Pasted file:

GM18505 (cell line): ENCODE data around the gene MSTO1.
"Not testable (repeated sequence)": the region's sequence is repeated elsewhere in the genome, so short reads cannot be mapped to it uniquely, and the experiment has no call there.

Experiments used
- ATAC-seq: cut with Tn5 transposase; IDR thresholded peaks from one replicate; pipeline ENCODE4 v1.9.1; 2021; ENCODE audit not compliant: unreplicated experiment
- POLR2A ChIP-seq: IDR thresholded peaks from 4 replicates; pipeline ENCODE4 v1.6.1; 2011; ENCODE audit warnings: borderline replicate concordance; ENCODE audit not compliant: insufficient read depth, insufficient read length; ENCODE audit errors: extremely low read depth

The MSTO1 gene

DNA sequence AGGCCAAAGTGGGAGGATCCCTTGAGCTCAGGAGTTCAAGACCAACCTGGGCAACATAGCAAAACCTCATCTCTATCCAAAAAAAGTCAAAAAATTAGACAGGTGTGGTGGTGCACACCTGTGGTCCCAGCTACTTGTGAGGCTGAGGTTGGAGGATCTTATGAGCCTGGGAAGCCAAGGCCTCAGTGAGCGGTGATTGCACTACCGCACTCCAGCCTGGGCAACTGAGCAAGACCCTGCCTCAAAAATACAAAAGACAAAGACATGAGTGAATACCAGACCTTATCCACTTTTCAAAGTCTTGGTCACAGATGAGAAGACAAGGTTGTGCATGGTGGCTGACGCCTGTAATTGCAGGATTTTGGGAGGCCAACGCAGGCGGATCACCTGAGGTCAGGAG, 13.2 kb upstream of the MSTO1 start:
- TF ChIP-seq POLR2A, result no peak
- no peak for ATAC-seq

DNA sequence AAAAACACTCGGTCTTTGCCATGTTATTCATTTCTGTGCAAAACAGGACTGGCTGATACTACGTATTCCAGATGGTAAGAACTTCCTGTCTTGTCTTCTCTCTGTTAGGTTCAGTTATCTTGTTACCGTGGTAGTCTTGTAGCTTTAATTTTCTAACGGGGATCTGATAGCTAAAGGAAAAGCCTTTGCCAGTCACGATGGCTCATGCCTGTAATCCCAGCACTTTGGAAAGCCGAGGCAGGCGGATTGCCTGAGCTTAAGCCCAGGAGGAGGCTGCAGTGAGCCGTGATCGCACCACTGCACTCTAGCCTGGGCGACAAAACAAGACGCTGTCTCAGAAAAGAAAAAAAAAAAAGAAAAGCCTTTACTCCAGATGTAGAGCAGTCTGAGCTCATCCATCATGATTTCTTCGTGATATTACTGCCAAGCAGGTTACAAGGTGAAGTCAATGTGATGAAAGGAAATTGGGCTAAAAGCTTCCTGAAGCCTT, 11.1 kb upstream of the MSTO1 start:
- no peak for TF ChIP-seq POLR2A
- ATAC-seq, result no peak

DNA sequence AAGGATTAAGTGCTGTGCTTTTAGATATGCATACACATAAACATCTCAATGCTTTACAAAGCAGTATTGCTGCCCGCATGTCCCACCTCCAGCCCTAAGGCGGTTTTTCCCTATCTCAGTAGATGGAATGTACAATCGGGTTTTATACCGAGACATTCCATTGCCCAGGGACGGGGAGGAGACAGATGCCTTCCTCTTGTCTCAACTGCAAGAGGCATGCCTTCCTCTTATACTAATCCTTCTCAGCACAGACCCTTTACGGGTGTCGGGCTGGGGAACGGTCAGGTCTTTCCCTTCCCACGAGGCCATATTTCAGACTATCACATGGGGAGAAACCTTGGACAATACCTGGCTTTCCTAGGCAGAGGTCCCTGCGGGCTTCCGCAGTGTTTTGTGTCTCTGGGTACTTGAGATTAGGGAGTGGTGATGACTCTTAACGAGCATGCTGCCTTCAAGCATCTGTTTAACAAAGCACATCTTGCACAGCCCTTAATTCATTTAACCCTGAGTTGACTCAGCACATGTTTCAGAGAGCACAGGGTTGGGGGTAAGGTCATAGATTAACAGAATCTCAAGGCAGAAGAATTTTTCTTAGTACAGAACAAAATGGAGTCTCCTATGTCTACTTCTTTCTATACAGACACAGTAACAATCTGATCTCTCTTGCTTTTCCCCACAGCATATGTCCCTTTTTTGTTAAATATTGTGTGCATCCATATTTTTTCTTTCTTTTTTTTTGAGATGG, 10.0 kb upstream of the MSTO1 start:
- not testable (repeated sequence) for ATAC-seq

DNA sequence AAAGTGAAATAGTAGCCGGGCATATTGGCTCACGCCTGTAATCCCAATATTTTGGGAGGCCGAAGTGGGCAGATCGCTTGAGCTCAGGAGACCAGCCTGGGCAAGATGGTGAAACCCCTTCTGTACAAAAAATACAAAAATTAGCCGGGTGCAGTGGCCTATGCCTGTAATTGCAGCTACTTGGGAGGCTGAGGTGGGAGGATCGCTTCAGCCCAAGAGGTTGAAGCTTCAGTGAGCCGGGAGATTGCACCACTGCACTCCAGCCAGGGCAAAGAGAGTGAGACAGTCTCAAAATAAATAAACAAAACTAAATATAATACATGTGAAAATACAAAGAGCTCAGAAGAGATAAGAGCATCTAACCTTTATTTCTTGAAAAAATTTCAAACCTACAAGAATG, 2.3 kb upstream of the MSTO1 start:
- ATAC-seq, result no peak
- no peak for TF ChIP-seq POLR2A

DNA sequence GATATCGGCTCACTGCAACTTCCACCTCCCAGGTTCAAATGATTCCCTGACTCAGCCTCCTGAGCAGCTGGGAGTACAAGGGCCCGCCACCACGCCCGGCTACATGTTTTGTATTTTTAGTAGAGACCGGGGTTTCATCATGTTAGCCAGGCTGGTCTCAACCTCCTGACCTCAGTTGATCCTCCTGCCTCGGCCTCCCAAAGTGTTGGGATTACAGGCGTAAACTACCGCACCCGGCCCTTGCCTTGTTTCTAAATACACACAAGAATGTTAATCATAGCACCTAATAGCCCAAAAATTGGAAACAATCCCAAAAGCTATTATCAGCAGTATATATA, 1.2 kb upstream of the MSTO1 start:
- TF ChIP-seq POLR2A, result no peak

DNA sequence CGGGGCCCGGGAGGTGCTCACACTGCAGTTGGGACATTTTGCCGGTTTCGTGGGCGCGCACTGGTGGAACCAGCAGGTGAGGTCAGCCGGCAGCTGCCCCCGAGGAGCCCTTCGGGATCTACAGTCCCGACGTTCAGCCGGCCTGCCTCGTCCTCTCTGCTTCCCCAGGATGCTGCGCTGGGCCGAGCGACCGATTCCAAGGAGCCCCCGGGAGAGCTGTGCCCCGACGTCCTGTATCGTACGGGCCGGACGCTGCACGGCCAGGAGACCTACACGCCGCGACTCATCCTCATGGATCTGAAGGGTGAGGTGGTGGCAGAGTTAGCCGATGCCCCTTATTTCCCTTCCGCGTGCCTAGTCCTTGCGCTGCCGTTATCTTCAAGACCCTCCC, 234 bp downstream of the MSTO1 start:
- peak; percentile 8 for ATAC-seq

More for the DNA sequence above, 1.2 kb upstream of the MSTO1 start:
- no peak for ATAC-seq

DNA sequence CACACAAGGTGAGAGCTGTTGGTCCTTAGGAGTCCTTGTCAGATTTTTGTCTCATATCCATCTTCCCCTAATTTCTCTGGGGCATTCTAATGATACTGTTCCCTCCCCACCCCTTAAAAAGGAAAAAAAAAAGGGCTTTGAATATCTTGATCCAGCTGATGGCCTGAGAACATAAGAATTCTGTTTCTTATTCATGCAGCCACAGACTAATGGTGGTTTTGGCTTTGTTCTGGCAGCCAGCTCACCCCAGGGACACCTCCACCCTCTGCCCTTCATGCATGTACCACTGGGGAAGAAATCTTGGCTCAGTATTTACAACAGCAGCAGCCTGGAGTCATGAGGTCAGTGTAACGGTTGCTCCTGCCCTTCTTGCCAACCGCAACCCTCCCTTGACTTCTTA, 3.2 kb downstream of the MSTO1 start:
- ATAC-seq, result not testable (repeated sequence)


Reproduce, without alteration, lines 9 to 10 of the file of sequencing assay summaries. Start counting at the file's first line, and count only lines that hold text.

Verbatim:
- no peak for ATAC-seq

DNA sequence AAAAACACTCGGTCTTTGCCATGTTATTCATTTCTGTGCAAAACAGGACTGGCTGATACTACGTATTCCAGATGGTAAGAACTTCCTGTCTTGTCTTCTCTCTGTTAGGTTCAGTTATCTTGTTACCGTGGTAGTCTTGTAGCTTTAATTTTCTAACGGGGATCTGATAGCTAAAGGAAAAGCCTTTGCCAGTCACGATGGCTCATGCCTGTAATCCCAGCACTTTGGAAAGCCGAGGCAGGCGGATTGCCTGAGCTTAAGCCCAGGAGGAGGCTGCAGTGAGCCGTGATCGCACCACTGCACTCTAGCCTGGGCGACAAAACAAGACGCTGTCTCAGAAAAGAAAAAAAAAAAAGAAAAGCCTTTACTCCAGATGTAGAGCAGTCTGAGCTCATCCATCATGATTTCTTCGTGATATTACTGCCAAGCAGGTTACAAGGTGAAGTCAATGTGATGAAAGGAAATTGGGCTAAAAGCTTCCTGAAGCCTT, 11.1 kb upstream of the MSTO1 start: